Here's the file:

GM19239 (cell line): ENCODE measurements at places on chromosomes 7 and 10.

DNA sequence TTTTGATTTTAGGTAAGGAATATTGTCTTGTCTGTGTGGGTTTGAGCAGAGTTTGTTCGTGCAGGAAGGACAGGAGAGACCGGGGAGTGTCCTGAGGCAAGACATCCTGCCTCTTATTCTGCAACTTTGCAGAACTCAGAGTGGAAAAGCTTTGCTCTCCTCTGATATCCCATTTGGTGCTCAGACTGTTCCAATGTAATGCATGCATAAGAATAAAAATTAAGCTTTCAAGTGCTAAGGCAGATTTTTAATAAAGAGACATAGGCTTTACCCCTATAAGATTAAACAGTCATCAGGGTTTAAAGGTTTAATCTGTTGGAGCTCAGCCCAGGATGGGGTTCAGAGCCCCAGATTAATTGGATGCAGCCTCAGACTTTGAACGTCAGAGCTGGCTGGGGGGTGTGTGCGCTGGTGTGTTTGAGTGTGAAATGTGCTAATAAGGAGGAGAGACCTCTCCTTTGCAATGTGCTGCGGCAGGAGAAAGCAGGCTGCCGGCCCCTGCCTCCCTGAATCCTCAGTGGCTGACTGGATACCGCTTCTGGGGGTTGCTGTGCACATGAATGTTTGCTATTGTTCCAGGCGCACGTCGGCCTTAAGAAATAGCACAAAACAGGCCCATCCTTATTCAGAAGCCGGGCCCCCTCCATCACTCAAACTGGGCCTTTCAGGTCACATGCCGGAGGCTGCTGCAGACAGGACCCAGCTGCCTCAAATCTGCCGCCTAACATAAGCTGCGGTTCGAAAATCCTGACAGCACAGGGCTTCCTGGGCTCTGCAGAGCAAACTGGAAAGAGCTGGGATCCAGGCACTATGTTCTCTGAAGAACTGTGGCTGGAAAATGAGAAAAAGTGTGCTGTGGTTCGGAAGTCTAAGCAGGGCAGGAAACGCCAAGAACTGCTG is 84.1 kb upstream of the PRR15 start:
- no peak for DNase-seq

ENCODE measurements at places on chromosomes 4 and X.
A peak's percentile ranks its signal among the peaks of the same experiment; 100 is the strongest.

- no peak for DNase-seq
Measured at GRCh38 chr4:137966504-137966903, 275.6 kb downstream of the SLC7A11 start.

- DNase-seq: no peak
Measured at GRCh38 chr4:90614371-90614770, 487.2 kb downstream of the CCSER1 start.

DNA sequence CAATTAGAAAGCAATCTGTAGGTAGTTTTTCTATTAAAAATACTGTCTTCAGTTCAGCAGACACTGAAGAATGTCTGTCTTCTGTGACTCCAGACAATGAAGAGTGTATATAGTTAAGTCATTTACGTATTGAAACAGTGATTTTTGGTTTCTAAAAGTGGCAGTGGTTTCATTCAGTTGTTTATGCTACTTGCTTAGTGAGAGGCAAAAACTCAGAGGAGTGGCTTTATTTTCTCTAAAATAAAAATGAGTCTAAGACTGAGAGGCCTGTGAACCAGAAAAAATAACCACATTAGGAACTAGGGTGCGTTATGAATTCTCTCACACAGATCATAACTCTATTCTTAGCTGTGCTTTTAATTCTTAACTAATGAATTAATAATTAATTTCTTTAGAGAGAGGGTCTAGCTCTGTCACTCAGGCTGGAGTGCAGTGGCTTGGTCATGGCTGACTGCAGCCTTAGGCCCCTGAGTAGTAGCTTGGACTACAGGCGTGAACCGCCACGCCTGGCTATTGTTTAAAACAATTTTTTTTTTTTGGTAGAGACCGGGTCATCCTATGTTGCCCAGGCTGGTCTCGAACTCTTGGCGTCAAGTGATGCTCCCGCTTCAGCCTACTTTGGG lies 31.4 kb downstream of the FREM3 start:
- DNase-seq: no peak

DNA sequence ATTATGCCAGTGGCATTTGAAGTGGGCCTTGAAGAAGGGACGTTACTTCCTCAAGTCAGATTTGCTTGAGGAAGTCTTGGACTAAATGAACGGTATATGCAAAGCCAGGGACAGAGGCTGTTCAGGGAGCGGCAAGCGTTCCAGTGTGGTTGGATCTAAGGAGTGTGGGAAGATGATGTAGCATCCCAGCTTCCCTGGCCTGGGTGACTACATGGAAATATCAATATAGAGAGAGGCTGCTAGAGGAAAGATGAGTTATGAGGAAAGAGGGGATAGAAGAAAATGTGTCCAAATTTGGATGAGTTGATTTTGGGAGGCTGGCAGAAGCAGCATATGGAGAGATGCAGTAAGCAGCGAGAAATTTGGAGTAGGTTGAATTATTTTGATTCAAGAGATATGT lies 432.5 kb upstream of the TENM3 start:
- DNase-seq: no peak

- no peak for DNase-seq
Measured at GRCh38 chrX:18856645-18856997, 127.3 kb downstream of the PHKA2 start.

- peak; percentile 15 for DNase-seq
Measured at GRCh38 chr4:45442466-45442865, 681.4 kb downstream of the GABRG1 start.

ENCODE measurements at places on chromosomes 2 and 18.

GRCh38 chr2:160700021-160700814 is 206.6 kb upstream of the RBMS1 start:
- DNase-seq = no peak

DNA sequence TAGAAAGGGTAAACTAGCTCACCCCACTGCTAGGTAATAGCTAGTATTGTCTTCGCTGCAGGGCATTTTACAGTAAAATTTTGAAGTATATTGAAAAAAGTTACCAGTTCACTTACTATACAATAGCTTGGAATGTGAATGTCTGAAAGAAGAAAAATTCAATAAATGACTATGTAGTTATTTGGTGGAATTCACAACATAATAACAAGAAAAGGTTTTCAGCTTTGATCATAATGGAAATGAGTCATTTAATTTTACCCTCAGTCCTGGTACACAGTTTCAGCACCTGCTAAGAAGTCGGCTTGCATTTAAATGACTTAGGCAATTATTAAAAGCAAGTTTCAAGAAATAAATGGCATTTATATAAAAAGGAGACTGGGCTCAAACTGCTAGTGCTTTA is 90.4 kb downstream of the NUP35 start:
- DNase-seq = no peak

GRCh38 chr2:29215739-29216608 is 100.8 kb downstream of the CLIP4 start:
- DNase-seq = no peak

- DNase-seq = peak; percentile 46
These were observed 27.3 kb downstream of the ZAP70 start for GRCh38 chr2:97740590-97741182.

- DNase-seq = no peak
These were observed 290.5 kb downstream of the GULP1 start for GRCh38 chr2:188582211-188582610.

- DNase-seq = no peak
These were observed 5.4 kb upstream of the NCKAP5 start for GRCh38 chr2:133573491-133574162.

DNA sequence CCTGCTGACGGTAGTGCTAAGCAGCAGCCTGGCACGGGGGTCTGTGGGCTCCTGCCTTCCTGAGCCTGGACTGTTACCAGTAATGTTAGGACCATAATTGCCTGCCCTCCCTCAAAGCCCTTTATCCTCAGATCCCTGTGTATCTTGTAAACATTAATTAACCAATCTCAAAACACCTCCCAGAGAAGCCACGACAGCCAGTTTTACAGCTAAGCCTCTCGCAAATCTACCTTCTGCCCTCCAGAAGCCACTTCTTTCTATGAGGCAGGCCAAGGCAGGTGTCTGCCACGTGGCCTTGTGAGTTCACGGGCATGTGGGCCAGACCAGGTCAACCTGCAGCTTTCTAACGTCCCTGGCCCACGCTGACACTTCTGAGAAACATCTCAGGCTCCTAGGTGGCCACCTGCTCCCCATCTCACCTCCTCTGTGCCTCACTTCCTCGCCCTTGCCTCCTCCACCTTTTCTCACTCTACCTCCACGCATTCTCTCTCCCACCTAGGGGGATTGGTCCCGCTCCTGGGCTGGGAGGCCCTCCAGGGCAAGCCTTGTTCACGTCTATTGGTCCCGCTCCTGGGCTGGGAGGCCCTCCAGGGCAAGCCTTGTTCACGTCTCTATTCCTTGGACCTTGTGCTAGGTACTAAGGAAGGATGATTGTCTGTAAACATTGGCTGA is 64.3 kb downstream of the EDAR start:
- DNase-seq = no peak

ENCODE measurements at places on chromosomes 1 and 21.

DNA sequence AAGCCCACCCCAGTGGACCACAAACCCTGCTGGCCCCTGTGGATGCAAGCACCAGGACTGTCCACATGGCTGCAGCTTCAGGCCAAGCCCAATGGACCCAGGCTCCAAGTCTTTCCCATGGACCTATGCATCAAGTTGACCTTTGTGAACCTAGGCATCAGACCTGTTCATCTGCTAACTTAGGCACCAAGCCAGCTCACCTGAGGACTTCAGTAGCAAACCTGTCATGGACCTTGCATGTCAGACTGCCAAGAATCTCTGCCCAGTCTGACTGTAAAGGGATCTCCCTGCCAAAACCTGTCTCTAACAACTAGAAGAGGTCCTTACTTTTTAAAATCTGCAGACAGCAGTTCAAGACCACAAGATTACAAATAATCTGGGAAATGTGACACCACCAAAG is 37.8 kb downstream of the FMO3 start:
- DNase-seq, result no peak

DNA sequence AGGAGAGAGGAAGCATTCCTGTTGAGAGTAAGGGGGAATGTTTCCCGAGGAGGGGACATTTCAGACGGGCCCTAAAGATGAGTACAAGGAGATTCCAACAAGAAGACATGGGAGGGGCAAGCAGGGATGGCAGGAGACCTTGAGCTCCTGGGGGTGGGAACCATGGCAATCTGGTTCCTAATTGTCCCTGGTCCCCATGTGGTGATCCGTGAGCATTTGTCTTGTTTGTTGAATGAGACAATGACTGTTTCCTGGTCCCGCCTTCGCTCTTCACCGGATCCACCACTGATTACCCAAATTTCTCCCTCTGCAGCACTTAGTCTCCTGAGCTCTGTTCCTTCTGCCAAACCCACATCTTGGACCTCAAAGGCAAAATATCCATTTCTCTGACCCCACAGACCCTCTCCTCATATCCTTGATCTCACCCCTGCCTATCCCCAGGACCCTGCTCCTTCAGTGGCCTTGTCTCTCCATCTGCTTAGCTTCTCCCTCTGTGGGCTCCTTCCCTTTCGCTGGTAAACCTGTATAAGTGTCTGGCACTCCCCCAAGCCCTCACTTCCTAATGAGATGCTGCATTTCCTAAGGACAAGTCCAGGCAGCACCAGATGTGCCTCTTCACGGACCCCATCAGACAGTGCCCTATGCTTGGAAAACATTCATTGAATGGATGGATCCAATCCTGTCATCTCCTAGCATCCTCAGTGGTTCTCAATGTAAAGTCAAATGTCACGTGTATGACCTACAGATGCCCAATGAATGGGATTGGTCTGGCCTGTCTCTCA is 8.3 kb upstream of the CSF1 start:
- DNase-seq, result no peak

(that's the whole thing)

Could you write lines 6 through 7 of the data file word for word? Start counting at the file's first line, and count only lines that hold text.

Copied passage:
- no peak for DNase-seq
Measured at GRCh38 chr4:137966504-137966903, 275.6 kb downstream of the SLC7A11 start.